We put some questions to five eminent scholars and requested them to put forward their answers on the basis of Gurmat alone, and the same were recorded. They have forbidden us to reveal their names. Therefore, we have named them A,B,C,D and E.
Q. What is a 'hukamnama' and what is its correct position in Gurmat?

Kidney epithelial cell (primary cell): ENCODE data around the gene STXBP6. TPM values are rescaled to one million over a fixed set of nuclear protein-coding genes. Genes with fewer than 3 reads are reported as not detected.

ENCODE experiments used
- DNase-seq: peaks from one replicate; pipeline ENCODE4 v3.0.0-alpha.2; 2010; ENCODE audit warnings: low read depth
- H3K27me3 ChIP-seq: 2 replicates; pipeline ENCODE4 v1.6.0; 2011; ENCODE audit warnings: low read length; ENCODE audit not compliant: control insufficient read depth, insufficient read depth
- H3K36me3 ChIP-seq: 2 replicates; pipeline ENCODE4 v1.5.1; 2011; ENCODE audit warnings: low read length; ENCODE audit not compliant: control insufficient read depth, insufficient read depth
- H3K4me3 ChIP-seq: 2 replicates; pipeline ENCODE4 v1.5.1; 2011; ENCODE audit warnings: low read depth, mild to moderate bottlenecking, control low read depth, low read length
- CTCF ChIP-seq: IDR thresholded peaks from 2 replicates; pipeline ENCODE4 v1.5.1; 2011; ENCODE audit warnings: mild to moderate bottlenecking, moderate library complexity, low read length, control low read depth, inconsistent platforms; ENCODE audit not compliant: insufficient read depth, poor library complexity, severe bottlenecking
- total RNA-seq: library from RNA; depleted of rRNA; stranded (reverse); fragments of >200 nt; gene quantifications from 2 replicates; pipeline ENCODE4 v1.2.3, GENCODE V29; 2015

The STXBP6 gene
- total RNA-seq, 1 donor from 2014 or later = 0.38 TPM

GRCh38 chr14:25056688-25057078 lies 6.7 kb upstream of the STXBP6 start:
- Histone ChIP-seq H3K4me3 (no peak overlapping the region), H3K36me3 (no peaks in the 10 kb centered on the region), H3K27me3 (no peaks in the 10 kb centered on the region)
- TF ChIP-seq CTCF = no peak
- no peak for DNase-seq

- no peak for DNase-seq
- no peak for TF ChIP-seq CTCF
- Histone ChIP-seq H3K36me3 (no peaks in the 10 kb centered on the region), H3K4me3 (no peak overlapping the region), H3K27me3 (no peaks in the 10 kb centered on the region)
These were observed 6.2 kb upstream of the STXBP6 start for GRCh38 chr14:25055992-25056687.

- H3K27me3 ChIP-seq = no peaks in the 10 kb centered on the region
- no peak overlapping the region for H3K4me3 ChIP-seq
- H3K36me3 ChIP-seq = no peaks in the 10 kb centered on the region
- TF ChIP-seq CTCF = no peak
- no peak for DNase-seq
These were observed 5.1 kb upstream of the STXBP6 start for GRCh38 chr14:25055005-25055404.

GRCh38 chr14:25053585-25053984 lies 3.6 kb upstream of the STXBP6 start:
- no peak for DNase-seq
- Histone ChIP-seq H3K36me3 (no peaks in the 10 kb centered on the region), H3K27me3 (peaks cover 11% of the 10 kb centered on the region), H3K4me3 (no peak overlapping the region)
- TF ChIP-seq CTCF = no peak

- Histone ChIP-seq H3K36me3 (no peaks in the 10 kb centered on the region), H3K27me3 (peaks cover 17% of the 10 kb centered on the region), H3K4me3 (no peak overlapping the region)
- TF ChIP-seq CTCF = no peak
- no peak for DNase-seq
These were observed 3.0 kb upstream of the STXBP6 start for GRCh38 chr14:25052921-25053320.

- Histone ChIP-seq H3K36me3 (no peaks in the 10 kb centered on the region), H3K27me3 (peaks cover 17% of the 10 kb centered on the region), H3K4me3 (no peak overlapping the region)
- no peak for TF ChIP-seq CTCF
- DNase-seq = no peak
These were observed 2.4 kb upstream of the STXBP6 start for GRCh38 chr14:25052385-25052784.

Ans. (A) The word 'hukamnama' existed much before the birth of Sikhism. Till then the 'hukamnama' was issued only by the kings because they used to be the highest authority and none was considered higher than the king. In Sikhism, Akal Purkh (the Timeless one, God) is the supreme ruler (There is no king equal to God.) But in physical form the Guru (Guru Nanak in his ten forms) is the supreme for a Sikh and he (Guru) alone can issue 'hukamnamas'. In 1699, after the creation of the Khalsa Panth, for the first time in world history, only 'Panth' and not an individual, was given the 'Guru' title. In practical terms, whatever collective decisions the Sikh Panth takes under the aegis of Sri Guru Granth Sahib, are binding on all Sikhs. After Guru Gobind Singh Ji, only the 'Guru Panth' and none else has the right to take decisions that are binding on all Sikhs.